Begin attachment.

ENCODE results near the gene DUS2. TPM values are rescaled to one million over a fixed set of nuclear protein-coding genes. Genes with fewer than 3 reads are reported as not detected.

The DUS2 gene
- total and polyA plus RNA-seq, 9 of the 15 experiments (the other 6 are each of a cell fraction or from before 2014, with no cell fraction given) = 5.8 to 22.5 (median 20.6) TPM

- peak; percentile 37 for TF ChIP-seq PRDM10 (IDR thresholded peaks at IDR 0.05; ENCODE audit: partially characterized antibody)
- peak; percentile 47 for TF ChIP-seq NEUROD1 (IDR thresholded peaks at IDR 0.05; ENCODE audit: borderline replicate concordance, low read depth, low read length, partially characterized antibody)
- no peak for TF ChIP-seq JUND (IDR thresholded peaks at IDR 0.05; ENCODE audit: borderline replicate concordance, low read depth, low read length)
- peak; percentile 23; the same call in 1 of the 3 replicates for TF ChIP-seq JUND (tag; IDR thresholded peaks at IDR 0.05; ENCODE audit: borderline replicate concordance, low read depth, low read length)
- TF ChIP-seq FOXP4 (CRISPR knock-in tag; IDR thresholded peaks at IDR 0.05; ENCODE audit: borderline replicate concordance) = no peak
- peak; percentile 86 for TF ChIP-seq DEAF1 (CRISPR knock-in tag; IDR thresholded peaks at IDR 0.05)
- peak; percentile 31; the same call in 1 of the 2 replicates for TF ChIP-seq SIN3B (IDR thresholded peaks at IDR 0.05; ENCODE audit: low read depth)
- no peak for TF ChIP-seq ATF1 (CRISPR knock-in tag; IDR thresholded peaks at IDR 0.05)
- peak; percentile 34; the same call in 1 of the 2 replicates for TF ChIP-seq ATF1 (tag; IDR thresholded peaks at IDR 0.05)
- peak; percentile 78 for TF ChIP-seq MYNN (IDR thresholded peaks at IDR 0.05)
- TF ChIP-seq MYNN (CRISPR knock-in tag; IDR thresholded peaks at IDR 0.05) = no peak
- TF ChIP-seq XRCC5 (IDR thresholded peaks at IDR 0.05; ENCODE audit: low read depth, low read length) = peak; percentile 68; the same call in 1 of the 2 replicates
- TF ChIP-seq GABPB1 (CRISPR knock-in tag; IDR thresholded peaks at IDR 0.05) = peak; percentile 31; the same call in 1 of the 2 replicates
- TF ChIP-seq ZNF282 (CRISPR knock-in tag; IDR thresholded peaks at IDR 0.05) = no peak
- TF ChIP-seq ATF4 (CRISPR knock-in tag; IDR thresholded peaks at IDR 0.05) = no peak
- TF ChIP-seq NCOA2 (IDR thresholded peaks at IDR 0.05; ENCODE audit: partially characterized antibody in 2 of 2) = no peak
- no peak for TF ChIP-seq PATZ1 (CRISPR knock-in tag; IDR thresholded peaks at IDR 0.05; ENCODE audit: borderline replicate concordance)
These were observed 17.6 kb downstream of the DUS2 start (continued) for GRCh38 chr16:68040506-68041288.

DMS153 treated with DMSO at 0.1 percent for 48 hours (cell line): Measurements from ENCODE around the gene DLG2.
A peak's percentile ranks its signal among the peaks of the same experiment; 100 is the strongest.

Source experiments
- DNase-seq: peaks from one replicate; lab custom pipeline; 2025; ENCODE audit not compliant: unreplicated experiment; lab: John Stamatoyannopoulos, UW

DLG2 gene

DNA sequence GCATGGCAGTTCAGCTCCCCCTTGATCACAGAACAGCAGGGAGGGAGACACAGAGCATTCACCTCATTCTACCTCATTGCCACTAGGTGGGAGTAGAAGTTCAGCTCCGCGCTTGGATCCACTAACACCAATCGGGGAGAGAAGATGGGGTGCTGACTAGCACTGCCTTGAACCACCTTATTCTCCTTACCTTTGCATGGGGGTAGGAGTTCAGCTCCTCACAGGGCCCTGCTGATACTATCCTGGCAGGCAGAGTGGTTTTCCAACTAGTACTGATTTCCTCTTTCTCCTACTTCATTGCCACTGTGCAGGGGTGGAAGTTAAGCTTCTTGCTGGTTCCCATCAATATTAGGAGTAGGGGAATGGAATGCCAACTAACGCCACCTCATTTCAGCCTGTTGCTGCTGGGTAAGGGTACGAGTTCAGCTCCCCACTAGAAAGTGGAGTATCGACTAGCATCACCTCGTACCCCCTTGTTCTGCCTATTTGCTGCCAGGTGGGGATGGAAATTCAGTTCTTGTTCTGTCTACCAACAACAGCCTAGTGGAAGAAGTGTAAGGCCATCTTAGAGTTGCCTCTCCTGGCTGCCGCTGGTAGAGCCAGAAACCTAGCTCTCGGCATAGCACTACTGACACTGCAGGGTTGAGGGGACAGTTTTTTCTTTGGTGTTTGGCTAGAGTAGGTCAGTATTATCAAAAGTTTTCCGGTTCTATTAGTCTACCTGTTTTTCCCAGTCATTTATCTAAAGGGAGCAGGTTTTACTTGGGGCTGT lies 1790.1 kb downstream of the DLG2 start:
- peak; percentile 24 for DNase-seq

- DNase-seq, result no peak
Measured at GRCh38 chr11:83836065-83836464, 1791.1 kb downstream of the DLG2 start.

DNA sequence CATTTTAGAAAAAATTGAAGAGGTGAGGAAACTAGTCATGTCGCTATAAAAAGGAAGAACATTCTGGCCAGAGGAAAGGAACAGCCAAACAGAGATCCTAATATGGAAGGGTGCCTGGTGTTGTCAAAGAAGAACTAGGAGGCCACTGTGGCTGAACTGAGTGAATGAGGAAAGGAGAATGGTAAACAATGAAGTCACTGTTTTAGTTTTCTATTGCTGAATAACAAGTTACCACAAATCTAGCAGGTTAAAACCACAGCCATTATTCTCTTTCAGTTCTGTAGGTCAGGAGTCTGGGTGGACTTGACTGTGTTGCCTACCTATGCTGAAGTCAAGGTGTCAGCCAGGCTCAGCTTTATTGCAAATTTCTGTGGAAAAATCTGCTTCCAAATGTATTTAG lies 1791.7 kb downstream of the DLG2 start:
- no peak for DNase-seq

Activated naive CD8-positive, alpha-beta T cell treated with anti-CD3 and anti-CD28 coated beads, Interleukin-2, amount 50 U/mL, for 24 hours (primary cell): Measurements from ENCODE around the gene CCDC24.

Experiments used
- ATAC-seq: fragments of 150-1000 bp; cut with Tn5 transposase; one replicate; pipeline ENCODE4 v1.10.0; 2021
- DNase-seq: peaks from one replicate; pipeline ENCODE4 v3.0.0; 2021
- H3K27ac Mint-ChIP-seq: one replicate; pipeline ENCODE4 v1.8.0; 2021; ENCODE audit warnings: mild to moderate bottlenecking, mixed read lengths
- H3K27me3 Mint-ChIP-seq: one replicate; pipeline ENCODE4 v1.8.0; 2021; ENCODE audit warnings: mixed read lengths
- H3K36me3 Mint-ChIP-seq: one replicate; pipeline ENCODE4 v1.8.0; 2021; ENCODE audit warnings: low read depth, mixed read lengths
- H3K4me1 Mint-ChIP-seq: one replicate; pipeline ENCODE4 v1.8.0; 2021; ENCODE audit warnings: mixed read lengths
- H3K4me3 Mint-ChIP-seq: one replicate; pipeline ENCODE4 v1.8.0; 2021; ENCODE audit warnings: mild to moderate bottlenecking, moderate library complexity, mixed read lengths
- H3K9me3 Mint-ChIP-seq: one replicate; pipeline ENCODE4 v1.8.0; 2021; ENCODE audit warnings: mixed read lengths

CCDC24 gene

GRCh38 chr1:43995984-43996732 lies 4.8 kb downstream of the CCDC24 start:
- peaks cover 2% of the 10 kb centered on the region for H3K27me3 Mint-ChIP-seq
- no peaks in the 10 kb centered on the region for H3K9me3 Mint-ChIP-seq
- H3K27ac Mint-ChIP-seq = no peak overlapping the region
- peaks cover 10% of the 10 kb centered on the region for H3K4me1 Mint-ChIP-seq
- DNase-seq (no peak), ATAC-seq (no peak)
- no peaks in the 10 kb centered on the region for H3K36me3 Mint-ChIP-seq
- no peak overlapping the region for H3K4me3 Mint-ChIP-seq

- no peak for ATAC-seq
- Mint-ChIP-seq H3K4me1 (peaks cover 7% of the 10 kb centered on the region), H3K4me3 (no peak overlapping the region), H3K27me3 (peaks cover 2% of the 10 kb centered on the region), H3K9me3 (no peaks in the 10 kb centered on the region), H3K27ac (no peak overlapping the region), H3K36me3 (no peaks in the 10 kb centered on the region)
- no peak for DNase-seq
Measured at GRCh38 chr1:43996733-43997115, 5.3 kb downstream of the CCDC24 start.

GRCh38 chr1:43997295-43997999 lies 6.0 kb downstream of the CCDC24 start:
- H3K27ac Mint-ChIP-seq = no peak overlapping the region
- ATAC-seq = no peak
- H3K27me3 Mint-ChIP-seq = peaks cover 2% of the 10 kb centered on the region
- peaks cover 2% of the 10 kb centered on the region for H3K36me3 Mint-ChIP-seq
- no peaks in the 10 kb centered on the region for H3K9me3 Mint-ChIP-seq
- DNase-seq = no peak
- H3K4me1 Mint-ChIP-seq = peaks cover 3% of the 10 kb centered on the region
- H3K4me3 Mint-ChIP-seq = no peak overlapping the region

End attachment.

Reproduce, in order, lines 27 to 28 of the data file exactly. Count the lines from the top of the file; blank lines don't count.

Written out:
DNA sequence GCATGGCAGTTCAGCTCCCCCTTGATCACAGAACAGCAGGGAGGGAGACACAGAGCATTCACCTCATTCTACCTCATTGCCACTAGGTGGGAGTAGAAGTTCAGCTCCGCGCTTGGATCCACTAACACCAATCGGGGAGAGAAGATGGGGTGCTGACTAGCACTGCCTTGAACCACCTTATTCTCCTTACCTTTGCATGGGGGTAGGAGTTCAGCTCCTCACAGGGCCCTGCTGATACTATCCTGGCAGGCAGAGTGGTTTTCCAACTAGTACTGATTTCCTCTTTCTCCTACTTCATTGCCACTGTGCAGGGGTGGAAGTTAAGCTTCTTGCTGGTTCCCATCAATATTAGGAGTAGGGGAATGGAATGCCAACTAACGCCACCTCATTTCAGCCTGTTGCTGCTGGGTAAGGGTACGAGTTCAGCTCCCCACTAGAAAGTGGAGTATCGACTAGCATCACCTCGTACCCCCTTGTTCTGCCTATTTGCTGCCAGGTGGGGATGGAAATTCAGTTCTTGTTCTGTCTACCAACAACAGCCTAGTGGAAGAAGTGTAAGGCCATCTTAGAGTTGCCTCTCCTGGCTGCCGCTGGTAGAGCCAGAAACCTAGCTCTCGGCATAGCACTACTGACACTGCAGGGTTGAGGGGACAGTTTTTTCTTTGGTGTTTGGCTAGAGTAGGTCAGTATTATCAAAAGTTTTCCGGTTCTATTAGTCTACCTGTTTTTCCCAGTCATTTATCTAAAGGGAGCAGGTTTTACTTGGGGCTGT lies 1790.1 kb downstream of the DLG2 start:
- peak; percentile 24 for DNase-seq